Moving to Canada

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Canadian flag - a welcome sight for expats moving to Canada
While expats may bare their fair share of insults when they first tell friends they are moving to Canada (it’s often thought of as a place where very little happens,)  in reality, it is likely that they will have the last laugh. Canada may be best known for Mounties, maple syrup and hockey but it is the country’s exemplary social programmes, wide open spaces and resilient economy that truly make it notable. 
Canada is simply huge in scope. It is the second largest country in the world, occupying a vast northern corner of the earth, and is an enormous expat destination that attracts immigrants from every part of the globe. The country was built by foreigners and, thus far, it remains a place that hasn’t turned its back on those from abroad. In fact, it claims one of the highest per capita immigration rates in the world. 
That doesn’t mean the visa application process is as sweet as the country's syrup but with a small population, many of whom are soon-retiring baby boomers, it does mean that Canada will desperately need to fill an assortment of jobs to ensure the gears of its economy continue to grind forward. 
Canada has an abundance of natural resources, including off-shore natural gas reserves and on-shore oil sands, and many positions are available in its energy sector as well as in its major cities where financial services, real estate and the communications industry are thriving.
Expats should pay careful attention when they negotiate their salaries, though. The cost of living in Canada is certainly reasonable when compared to the likes of many of the Asian superpowers and European metropolises but tax rates are high. Thus, a lucrative salary can be reduced significantly.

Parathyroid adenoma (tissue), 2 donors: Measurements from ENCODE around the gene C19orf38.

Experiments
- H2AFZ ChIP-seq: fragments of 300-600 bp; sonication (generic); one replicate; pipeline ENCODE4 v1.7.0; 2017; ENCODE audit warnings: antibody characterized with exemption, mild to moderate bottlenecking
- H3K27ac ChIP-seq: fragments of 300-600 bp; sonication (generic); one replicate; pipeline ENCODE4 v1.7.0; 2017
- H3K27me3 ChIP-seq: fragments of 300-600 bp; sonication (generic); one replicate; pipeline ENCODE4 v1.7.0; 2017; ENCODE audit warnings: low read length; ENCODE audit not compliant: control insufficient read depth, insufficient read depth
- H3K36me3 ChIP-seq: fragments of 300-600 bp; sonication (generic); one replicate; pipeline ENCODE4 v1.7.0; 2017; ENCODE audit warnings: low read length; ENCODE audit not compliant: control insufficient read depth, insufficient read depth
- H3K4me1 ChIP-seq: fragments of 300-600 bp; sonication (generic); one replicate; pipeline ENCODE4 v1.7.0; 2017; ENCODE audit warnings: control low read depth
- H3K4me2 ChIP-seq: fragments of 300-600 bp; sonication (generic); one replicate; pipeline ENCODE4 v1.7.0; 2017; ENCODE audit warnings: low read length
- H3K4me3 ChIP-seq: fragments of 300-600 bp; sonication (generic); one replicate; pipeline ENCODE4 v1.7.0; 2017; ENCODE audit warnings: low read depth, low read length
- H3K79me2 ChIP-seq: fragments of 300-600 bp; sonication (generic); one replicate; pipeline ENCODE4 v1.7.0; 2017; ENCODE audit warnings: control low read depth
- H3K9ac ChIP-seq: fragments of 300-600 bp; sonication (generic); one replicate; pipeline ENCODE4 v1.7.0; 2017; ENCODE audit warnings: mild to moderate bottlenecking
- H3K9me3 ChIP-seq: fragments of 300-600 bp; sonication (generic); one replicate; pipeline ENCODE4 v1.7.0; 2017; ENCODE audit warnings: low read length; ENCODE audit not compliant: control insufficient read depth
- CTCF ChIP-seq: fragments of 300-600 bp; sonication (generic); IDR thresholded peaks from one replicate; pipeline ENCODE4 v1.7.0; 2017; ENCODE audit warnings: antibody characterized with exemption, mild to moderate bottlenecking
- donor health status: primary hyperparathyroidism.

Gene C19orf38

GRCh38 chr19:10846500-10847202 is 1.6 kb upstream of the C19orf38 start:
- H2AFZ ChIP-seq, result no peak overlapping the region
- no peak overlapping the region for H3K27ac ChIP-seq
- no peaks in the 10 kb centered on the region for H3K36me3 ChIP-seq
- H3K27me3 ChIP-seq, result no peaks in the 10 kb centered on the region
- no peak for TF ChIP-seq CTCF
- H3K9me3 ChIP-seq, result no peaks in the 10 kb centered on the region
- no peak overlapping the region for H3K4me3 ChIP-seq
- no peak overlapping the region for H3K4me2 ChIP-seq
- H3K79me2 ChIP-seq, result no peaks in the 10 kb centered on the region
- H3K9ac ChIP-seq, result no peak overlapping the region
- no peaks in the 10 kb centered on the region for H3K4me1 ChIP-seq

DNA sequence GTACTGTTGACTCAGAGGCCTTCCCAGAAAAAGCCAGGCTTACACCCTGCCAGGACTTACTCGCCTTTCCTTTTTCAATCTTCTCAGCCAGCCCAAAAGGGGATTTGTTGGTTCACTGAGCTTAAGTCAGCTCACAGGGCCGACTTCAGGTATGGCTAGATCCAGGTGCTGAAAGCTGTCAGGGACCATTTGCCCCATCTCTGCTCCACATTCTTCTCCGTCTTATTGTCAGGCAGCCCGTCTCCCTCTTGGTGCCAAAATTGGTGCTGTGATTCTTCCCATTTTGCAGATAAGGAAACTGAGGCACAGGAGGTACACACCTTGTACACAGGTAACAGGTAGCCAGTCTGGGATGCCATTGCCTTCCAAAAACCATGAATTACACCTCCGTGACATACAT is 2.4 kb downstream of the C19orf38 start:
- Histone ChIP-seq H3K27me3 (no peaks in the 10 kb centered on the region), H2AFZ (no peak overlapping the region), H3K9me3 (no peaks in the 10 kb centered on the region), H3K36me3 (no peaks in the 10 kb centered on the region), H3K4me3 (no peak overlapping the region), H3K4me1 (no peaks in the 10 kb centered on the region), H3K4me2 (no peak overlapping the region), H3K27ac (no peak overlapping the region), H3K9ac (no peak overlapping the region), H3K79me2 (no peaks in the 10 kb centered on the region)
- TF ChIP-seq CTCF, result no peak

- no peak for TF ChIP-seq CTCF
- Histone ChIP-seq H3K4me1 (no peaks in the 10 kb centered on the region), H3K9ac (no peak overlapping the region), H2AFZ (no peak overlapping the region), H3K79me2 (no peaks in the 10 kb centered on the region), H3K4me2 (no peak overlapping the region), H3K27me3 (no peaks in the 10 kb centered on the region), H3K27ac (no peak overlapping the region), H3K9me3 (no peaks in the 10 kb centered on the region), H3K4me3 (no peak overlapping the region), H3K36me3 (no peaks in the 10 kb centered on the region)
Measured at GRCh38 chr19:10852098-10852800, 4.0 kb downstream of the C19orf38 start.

By the same token, such deductions also mean that expats moving to Canada are able to take advantage of some of the country's fantastic infrastructural assets; namely, universal health insurance that grants near comprehensive coverage, to a high-standard healthcare system and free education at public schools that are well reputed.
What’s more, Canada is an incredibly safe country and, apart from separatist grumbles from the French-settled Quebec province, it has never been the target of terrorism or too much other ill will. 
One drawback that can be a source of worry, however, is the Canadian winter. Expats moving to the coastal regions of Canada, such as British Columbia and Ontario won’t suffer, but those heading for Calgary, Edmonton or anywhere else in the interior or Prairie provinces will need to prime themselves for the severe cold. Snow can cover the ground for nearly six months of the year in these areas and temperatures can hover well below freezing during the peak of the bad weather. 
Typical of a well-developed, wealthy Western country, however, Canada’s buildings are well equipped to withstand the appalling temperatures and, in some cases, cities have even created underground or raised heated platforms that residents can use to move from place to place. 
Apart from the cold, most expats find that their quality of life improves in Canada. After all, both Vancouver and Toronto were rated in the  2014 Economist Intelligence Unit’s top ten “Most Liveable” cities, and most centres in the country offer a multicultural societal blend set against a backdrop of rugged and spectacular scenery. 
The country’s British and French origins feature in the European architecture; the American cultural influences through fanatic sport leagues and entertainment; Inuit traditions are realised through its contribution to the country’s rich and ancient history; and, more recently, Asian immigrants have made their mark on vibrant neighbourhoods throughout the country. 
Expats relocating to Canada will naturally need to learn more about the specific area in which they plan to settle but, overall, it is fair to expect a calm, peaceful and well-adjusted life in Canada.

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